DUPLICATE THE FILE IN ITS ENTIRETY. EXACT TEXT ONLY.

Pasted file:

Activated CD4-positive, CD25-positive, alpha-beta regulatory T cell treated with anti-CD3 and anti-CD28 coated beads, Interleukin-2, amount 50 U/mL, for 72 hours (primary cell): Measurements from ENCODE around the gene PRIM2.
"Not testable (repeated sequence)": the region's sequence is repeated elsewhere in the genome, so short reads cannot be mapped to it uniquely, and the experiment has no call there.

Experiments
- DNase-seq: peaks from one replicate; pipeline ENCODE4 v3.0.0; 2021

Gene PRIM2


Activated CD4-positive, CD25-positive, alpha-beta regulatory T cell treated with anti-CD3 and anti-CD28 coated beads, Interleukin-2, amount 50 U/mL, for 72 hours (primary cell): Measurements from ENCODE around the gene PRIM2.
"Not testable (repeated sequence)": the region's sequence is repeated elsewhere in the genome, so short reads cannot be mapped to it uniquely, and the experiment has no call there.

Experiments
- DNase-seq: peaks from one replicate; pipeline ENCODE4 v3.0.0; 2021

Gene PRIM2